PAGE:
Excluding the story of the adulterous woman (in 7:53-8:11), this verse attaches itself well to (7:52). The word “again” indicates that Jesus spoke once more to the people at this same Feast of Booths, or Tabernacles, (see 7:2 and 10). While Jesus first used the water drawing rite as a metaphor to portray the ultimate spiritual truth of Himself as Messiah who fulfills all that the feast anticipated, He then turned to another rite that traditionally occurred at the feast: the lighting ceremony.

During Tabernacles, four large lamps in the temple’s court of women were lit and an exuberant nightly celebration took place under their light with people dancing through the night and holding burning torches in their hands while singing songs and praises. The Levitical orchestras also played. Jesus took the opportunity of the lighting celebration to portray another spiritual analogy for the people. “I am the Light of the world.”

The Pharisees disputed His authority because He witnessed to Himself.

John 8:12 “Then spake Jesus again unto them, saying, I am the light of the world: he that followeth me shall not walk in darkness, but shall have the light of life."

This is the second “I am” statement. (John 6:35). John has already used the “light” metaphor for Jesus (1:4). Jesus’ metaphor here is steeped in Old Testament allusions. The phrase highlights Jesus’ role as Messiah and Son of God. The Old Testament indicates that the coming age of Messiah would be a time when the Lord would be a light for His people as well as for the whole earth (Isaiah 42:6 and 49:6).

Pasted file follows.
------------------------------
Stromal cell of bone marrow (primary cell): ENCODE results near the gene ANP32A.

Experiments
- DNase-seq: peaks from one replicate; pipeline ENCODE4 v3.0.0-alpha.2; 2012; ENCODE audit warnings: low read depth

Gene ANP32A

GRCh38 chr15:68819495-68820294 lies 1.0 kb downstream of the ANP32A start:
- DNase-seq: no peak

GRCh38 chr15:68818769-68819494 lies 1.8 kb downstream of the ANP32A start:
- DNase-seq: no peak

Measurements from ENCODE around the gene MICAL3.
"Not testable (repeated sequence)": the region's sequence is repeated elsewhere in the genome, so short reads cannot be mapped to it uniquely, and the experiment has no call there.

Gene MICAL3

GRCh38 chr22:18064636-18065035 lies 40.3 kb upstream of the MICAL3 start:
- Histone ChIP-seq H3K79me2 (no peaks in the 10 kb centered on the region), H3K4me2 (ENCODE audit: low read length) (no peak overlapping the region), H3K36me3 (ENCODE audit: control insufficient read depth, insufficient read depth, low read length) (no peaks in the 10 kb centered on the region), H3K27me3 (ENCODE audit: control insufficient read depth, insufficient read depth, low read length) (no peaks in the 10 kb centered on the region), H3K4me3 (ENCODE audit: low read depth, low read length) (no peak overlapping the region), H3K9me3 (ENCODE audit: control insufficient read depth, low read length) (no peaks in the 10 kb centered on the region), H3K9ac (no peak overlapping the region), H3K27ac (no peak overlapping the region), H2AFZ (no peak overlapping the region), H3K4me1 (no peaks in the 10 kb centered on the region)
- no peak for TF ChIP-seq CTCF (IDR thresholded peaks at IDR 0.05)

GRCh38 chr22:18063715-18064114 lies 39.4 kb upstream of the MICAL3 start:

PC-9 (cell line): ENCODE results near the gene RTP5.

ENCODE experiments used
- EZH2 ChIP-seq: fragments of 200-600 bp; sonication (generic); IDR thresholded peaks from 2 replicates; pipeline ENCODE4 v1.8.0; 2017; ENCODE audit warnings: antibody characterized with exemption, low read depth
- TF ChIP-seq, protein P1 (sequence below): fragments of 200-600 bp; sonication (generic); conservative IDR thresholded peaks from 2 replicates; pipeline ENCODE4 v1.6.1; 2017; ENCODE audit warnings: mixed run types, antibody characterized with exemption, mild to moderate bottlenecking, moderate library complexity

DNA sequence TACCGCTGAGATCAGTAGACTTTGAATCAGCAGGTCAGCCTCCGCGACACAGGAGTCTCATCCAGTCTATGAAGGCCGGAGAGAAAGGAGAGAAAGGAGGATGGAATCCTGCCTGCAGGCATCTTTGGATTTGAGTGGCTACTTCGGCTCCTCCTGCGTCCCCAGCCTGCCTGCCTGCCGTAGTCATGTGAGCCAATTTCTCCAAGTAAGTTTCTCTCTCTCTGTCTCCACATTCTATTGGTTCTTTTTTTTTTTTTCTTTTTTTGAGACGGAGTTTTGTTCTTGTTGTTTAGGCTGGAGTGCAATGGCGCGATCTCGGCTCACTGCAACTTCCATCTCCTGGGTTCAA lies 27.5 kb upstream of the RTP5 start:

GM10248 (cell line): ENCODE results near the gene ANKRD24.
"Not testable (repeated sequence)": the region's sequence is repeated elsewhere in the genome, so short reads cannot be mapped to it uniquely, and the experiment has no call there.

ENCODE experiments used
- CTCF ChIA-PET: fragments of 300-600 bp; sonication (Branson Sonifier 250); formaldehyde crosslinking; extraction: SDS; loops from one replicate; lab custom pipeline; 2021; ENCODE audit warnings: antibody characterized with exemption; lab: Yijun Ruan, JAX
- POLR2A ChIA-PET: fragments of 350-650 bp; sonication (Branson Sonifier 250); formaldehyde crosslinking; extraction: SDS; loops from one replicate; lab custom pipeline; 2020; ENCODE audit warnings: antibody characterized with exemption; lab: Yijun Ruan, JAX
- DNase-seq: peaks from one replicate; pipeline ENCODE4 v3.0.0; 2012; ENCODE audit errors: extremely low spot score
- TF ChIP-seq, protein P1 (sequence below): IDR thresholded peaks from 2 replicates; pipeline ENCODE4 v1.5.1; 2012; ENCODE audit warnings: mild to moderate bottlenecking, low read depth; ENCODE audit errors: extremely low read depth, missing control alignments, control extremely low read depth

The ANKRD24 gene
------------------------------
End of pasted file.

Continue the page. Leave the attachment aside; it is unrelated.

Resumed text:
(Zechariah 14:5b-8), has an emphasis on God as the light of the world who gives living waters to His people. This latter passage probably formed the liturgical readings for the Feast of Tabernacles.

“He that followeth me”, conveys the idea of someone who gives himself completely to the person followed. No halfhearted followers exist in Jesus’ mind. A veiled reference exists here to the Jews, following the pillar of cloud and fire that led them during the Exodus (Exodus 13:21).

Notice Jesus is not a light; He is the LIGHT. Jesus is the source of all light. This LIGHT gives life. Jesus said He was the Light, and the Life. In Him we have our being.

We discovered in this that the sun and moon are containers that we see light in, but are not the source of Light. Jesus is the source. When His Light sets off inside of you, it does away with darkness. Christians walk in His Light; because when we receive Jesus, we receive His Light.

John 8:13 “The Pharisees therefore said unto him, Thou bearest record of thyself; thy record is not true."

These Pharisees have no idea who they are speaking to. The Bible says by two witnesses, a thing shall be established.

 

From (verses 8:14 to 8:18), we see three reasons why Jesus’ witness was true:

(1) Jesus knew His origin and destiny while the Jews were ignorant even of basic spiritual truths, making their judgment limited and superficial (verses 14-15),

(2) The intimate union of the Son with the Father guaranteed the truth of the Son’s witness (verse 16),

(3) The Father and son witnessed harmoniously together regarding the identity of the Son (verses 17-18).

John 8:14 “Jesus answered and said unto them, Though I bear record of myself yet my record is true; for I know whence I came, and whither I go; but ye cannot tell whence I come, and whither I go."